Synths and Attitude: San Antonio's Sex Mex blends keyboards, punk and pop for edgy sound

Although new on the scene, the quirky four-piece has already earned praise from Spin Magazine.

click to enlarge Sex Mex has only been performing as a full band since March of this year. - Courtesy Photo / Sex Mex
Courtesy Photo / Sex Mex
Sex Mex has only been performing as a full band since March of this year.

Sex Mex burst onto San Antonio's music scene last year with a catchy yet blistering synth-punk blast. Think of a warped collage of The Cars, Suicide and Devo delivered with DIY home-recorded grit and a heaping dose of attitude.

Originally the bedroom recording project of member Nathan Gray, Sex Mex's first gigs featured him performing solo with backing tracks — a desperate effort to get his music out to the world.

"I used to do a lot of stuff with tracks, sending Ableton [music software] into amps to sound like guitar," said Gray, who plays drums and sings in the current four-piece lineup. "I couldn't find band members if I didn't get out and do something. I was experimenting just to put myself out there, thinking folks would hear it and help me out. And now it's an actual band."

Filling out the rest of the group are Gray's girlfriend Becky Moore on tambourine, Matthew Colliflower on keyboards and Nick Devora on guitar. Though they have only been performing as a full band since March, the outfit has already earned praise from Spin Magazine, which included it earlier this year on a roundup of noteworthy punk releases.

"San Antonio's Sex Mex are too punk to be pop, too pop to be punk, too late to be new wave, as they tell me," the magazine said in praise of the quartet's off-kilter sound. "Keep it cooking, freaks."

To date, Sex Mex has dropped a self-titled CD, and a trio of digital releases are listed on its Bandcamp site.

Despite the praise from Spin, the band's rough-and-ready attitude hasn't always endeared it to the Alamo City music scene, as evidenced by a recent brawl that erupted at a scheduled gig at Hash Vegan Eats. Yes, a vegan brawl.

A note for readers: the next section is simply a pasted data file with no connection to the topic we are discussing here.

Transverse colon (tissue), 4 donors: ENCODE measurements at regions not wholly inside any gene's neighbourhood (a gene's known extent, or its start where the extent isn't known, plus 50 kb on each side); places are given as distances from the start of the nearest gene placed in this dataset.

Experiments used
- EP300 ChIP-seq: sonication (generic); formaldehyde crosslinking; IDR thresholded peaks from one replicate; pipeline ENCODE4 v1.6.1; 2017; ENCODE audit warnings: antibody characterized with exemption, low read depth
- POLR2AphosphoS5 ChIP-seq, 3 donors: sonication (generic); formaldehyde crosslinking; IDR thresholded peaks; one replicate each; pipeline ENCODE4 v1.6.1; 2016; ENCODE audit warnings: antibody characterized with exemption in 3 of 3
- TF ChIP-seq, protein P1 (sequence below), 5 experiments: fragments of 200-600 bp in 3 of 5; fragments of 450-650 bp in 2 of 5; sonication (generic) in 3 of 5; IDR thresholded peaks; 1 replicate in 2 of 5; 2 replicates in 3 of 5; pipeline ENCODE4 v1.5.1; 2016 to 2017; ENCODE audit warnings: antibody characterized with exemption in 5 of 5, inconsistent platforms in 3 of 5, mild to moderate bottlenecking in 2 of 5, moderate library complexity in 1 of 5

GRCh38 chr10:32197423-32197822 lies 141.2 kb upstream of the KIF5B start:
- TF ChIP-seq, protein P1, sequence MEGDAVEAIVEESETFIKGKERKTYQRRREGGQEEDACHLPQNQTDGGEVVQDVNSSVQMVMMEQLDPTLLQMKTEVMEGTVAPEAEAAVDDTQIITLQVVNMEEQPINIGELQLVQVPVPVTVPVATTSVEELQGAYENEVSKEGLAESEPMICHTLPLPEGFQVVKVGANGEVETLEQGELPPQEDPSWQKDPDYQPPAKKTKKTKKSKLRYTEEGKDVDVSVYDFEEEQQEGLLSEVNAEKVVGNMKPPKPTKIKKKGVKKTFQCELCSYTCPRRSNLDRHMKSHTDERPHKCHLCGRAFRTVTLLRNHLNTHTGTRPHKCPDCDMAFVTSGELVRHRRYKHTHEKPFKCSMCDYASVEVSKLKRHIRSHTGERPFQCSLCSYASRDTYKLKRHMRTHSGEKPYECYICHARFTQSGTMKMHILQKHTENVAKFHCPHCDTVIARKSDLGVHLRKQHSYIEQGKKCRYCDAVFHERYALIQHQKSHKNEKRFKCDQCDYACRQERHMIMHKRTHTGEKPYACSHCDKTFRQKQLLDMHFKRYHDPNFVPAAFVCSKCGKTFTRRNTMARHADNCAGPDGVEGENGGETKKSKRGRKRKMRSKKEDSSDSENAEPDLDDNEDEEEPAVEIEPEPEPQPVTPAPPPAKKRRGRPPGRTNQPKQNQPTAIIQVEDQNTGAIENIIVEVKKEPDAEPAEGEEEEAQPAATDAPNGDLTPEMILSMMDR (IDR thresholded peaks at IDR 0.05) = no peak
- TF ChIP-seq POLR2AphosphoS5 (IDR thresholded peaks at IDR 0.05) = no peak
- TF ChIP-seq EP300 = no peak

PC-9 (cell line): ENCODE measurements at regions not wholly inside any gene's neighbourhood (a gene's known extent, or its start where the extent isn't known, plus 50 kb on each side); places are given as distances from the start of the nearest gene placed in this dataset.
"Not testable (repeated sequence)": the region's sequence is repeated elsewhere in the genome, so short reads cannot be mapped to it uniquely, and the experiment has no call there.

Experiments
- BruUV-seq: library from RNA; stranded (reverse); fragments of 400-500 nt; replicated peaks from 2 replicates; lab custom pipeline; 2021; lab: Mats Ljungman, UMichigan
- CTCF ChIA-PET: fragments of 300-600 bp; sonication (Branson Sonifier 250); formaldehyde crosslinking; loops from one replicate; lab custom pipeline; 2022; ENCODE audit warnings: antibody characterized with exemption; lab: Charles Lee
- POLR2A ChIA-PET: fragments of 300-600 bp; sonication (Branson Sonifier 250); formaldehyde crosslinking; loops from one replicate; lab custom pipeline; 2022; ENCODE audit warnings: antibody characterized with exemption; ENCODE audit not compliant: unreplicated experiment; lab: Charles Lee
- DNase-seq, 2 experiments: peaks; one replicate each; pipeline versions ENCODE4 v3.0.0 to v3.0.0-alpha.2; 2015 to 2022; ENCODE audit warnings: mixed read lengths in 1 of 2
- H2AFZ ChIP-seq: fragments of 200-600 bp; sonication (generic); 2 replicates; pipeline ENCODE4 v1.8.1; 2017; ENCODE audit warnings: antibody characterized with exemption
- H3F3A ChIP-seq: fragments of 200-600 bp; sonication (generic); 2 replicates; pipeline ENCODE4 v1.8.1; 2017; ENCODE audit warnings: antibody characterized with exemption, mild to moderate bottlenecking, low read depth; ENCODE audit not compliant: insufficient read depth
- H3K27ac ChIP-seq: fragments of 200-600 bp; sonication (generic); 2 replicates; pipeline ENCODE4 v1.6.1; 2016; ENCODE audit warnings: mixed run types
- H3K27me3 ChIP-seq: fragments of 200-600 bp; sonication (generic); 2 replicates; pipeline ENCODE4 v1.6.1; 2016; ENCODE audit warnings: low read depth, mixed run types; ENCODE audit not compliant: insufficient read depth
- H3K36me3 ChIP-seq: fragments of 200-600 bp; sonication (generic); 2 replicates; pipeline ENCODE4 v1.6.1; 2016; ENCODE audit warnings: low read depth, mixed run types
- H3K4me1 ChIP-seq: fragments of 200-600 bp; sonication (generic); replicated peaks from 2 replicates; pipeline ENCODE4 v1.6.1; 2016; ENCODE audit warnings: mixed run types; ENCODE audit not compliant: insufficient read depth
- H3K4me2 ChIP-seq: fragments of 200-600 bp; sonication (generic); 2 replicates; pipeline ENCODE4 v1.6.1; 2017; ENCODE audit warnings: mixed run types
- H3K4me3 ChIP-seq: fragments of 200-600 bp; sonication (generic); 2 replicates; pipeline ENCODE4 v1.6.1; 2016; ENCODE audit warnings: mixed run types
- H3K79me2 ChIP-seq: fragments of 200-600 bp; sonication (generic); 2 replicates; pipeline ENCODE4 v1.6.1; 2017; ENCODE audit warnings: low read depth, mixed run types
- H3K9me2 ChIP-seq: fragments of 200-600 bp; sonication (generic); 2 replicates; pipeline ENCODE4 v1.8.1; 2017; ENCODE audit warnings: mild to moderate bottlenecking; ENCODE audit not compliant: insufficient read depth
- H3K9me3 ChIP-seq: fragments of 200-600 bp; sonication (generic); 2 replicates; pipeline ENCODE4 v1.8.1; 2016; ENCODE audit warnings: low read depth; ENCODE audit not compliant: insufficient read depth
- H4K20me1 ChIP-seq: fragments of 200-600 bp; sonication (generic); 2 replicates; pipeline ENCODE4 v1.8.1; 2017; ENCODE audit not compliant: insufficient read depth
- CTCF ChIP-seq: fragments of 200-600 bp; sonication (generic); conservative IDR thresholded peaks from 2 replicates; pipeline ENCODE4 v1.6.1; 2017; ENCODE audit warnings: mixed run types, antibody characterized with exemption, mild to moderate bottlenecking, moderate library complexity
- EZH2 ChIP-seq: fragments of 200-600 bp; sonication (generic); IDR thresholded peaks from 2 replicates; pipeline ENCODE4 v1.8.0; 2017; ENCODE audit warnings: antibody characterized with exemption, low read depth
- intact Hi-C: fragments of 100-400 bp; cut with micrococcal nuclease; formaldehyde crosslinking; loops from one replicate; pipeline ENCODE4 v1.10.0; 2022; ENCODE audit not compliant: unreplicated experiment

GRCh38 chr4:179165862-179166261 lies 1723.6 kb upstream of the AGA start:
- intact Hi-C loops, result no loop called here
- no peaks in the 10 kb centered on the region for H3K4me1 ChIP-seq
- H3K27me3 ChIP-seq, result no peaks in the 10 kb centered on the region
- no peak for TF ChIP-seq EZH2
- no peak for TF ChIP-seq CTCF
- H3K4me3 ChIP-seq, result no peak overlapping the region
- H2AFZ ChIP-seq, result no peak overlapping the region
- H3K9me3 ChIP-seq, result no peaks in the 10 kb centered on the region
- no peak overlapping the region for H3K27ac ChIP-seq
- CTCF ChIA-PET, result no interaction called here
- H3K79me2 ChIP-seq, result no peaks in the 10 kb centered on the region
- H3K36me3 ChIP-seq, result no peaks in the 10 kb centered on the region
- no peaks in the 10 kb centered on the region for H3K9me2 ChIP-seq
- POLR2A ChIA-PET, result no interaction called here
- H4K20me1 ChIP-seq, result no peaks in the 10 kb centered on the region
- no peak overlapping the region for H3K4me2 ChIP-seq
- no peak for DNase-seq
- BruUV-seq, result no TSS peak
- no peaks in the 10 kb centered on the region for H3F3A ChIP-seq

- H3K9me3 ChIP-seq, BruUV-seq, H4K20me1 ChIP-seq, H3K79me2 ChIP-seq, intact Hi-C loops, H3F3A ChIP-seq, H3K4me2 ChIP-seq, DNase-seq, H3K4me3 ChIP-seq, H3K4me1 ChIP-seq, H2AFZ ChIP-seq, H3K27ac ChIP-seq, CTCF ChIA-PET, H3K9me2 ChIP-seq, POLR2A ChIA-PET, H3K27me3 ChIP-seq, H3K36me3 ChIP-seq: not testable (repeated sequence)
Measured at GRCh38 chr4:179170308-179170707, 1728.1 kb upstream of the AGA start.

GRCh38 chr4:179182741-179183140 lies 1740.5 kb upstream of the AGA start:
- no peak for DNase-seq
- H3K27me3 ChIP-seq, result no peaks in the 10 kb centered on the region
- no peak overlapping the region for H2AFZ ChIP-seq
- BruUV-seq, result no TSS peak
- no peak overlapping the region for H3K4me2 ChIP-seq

"I was helping with sound at a show we were playing with a hardcore band of 17-year-olds," Gray explained. "The drummer jumped into one of my amplifiers, broke it, and I got all pissed off. Instead of apologizing, he started cussing me out, saying he didn't care. I punched him, he punched back and then the whole band ganged up on me. It was an ... interesting show. We did not get to play."

Sex Mex's influences aren't obscure, but they certainly stand out in a local music scene that veers more towards roots or metal. Gray rattled off varied inspirations, some punk, some pop; some predictable, some not: Alice Cooper, The Cars, Frankie Valli and the Four Seasons, Dion, The Ramones, The Spits.

Gray has always been interested in music, but it was a personal tragedy that pushed him to finally realize his vision.

"In high school, I always liked catchy, energetic music — punk to an extent," he said. "And I always wanted to do it, but didn't. For a while, I was gonna be a dad, but my girlfriend had a miscarriage. When that went away ... I thought, 'Now I might as well do what I actually want to do' ... . This crappy thing happened, but I can take it and do something else, so I don't feel like I'm wasting time."

To be sure, Sex Mex isn't sitting idly by. In addition to a full slate of local shows, the band will undertake a Midwestern tour in November, and it also has a 7-inch EP coming out on Italian label Goodbye Boozy.

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